The Ghost sits somewhere between those two bikes, with pricing on the high end for what you get. Before we received the Riot, we had hoped that it would find an excellent general trail riding balance between uphill and downhill capabilities, like, for instance the Trek Fuel EX 9 27.5. But the Riot leans more toward the fast and light Scott model.
Given the Riot’s predilections for climbing and speed, it would make a good upgrade for riders with a cross-country background looking for a bit more forgiveness. It would also be a solid one-bike quiver for marathon-style racers who don’t go in for 29ers or anyone living in locales with smoother trails, such as Santa Cruz, California, or Bend, Oregon.
On some level, though, we couldn’t help but feel that the Riot had a bit of an identity crisis as spec’d. It’s expensive and built-out like an XC race bike (minus the wheels), yet it doesn’t have quite the pop. Nor is it rugged or capable enough to shred with the more all-mountain oriented bikes in this category. So for most people, the less costly—though still not cheap at $5,700—Riot 7 LC is probably a more realistic and attainable bet.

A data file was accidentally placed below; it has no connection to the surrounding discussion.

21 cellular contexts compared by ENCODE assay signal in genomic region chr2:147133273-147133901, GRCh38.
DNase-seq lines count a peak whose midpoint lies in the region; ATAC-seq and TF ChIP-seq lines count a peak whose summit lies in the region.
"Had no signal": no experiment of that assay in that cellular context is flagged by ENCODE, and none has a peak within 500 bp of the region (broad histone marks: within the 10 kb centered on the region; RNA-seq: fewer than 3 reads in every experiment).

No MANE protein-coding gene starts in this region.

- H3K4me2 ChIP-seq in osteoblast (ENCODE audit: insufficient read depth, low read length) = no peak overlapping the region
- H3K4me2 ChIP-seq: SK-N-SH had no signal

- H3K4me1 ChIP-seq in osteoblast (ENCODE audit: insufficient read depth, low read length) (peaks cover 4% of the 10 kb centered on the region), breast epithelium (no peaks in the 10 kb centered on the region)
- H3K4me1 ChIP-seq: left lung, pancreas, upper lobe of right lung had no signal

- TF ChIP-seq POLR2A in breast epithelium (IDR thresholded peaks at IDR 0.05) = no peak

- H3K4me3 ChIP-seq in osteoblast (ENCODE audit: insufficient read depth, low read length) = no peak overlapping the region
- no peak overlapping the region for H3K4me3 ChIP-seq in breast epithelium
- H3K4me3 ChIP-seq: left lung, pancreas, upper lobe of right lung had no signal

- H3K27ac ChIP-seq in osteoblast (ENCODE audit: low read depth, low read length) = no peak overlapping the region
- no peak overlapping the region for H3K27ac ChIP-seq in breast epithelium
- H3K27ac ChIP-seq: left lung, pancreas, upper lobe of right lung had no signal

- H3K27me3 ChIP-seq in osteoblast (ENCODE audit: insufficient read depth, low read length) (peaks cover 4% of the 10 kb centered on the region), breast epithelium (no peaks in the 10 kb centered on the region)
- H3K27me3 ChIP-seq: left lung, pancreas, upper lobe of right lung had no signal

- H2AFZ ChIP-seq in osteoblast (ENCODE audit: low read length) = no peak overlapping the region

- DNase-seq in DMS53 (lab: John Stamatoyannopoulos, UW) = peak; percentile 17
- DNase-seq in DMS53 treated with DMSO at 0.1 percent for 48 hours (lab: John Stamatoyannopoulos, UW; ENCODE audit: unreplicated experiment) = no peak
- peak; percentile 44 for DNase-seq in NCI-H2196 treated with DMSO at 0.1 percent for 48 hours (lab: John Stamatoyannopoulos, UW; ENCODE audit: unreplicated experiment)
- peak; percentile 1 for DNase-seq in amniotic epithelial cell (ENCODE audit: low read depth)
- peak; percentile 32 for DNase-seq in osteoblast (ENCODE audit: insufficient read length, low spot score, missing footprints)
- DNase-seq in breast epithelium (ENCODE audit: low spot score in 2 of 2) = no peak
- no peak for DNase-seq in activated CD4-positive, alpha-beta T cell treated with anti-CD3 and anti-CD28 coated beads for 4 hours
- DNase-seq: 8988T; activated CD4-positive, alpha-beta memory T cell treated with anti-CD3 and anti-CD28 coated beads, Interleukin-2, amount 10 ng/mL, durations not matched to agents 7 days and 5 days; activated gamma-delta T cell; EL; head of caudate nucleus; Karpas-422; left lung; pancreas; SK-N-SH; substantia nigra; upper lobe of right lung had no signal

For anyone who prefers unrulier terrain, it’s probably worth looking at the longer-travel Riot LT 8, which REI has will be selling for $5,700. With a Fox 34 Talas 150mm fork, which can be dropped to 120mm for better climbing, and a beefy Cane Creek Double Barrel shock, this model will get a bit slacker and burlier than the one we tested and should really come alive in rough terrain.
Finally, while the prices may be a bit steep relative to comparable models from other brands, especially the Riot 9 LC, it’s worth remembering that REI members earn 10 percent dividends on purchases and get access to exceptional promotional sales throughout the year. So this high-end, German-engineered trail machine could end up costing less than that same-old, U.S.-brand bike that every other person on the trail is riding.
Bike: 2015 Ghost Riot 9 LC
Wheel Size: 650B
Built for: Cross-country plus
Size Tested: Medium
Bike Weight: 25.8 lbs.
MSRP: $8,000 as tested; the Riot 7 LC, with XT components and Fox Evolution suspension will retail for $5,700
The Test: Several months, from Tucson, Arizona, to Santa Fe, New Mexico, including two weeks of daily trail riding in New Zealand.
Aaron Gulley launched the Outside magazine test bike program in 2006 and has evaluated dozens of bikes a year for the magazine ever since.